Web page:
Public Health Ethics 11 (2):165-178 (2018)

Abstract
This article positions ‘safety’ and ‘risk’ as key public health problems in mental health. I demonstrate that discourse about safety occurs extensively in relation to mental health, but it does not occur in a way where the mental health system gets any safer for the key actors involved. Ongoing unproductive discourse occurs because the different actors involved are speaking at cross purposes and about different things against the background of a ‘public’ discourse focused on safety crises. I map the general interests of the main set of actors to demonstrate the conflicted and complex nature of discourse around mental health safety. In response I outline a dialogical approach to safety and risk based on the work of Habermas and values of recovery. This is presented as a framework from which to assess whether discourse is occurring effectively to develop shared meanings. Shared understandings of safety will mean that the safety needs of relevant actors can be understood and negotiated rather than giving way to an actuarial process which does not take into consideration the context of a person’s life.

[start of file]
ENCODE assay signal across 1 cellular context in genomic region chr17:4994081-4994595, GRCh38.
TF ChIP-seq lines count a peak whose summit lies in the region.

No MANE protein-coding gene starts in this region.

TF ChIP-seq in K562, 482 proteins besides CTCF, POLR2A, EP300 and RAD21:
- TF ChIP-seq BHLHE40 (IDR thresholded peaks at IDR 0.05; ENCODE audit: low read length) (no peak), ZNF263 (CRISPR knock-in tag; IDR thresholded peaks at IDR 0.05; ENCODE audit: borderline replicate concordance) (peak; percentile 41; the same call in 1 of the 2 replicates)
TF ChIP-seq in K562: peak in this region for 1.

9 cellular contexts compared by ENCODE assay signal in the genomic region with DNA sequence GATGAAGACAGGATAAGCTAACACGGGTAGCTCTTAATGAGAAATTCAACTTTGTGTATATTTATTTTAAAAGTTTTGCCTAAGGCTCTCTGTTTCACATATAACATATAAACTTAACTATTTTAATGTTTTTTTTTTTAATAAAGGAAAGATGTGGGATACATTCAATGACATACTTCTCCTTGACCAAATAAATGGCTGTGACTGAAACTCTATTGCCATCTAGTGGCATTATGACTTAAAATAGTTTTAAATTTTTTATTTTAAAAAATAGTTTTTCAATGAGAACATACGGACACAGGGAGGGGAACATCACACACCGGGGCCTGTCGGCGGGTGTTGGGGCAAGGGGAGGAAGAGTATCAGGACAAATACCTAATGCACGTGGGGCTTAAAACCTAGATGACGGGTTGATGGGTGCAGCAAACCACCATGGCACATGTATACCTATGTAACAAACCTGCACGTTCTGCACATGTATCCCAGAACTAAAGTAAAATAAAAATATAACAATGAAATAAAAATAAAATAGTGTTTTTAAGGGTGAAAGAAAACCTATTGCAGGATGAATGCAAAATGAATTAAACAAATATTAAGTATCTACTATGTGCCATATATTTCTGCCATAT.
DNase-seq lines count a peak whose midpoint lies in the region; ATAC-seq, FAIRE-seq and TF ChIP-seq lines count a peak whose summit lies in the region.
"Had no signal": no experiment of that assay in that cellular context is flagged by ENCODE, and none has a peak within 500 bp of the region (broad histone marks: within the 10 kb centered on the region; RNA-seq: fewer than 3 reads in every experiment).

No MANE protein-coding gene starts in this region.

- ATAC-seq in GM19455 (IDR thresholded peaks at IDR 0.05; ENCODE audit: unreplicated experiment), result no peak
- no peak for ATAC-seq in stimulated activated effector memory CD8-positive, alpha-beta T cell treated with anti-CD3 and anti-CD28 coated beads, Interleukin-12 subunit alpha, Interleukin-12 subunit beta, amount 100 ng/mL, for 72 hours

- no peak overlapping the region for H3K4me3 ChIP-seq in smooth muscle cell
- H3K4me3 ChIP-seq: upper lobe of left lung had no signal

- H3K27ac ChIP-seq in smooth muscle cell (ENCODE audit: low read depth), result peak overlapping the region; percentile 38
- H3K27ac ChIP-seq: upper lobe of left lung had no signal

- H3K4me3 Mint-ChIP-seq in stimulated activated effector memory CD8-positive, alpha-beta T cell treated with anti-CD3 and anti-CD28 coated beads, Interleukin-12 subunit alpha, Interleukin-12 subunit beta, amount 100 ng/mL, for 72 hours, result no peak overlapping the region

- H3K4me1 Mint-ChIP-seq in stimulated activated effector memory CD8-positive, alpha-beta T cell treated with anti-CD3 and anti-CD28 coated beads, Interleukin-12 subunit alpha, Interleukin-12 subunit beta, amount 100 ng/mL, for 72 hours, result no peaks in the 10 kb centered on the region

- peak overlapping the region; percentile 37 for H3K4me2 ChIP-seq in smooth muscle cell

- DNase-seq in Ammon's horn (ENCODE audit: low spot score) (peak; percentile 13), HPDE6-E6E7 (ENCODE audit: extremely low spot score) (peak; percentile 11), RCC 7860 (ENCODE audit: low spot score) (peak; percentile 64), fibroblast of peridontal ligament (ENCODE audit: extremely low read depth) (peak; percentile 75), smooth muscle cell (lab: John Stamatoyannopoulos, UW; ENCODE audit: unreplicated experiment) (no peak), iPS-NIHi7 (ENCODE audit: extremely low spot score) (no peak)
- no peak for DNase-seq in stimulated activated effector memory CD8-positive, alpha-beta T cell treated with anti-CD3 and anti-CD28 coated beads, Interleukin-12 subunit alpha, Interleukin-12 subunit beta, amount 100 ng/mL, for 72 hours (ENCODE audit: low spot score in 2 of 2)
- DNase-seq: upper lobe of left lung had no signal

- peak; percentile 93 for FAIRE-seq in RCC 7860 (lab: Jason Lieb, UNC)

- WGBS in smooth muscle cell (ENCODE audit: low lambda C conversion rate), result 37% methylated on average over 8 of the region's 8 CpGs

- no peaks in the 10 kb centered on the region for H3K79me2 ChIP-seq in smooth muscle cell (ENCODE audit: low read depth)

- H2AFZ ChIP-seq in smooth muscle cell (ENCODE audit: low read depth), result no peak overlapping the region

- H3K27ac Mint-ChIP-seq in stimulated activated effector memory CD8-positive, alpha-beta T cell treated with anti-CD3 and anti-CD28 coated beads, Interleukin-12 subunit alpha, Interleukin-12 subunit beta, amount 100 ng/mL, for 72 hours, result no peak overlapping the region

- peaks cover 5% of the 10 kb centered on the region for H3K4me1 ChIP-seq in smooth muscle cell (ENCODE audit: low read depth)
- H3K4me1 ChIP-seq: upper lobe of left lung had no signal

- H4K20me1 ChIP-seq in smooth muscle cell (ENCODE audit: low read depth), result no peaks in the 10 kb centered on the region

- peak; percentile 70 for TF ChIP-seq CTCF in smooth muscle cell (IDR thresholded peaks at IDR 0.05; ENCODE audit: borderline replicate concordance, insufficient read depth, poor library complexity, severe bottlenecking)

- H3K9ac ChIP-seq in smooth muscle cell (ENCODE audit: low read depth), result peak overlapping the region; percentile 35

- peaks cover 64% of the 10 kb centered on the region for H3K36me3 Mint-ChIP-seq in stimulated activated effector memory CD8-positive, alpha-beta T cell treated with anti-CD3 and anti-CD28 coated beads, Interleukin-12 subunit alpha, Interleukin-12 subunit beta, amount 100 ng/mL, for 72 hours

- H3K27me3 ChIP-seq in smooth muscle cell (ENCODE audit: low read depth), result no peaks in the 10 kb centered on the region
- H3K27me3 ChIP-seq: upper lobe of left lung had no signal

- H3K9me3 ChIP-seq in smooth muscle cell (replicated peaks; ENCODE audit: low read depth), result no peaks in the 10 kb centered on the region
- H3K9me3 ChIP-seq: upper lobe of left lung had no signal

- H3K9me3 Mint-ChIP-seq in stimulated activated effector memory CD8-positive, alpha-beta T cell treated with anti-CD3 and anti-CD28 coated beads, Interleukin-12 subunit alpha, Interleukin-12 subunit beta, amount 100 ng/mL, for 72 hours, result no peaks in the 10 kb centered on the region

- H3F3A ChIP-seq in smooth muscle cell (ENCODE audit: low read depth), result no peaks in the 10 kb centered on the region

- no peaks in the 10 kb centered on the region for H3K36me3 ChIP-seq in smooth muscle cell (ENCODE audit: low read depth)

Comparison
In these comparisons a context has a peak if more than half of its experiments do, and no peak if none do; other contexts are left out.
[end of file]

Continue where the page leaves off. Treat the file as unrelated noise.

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DOI 10.1093/phe/phx023
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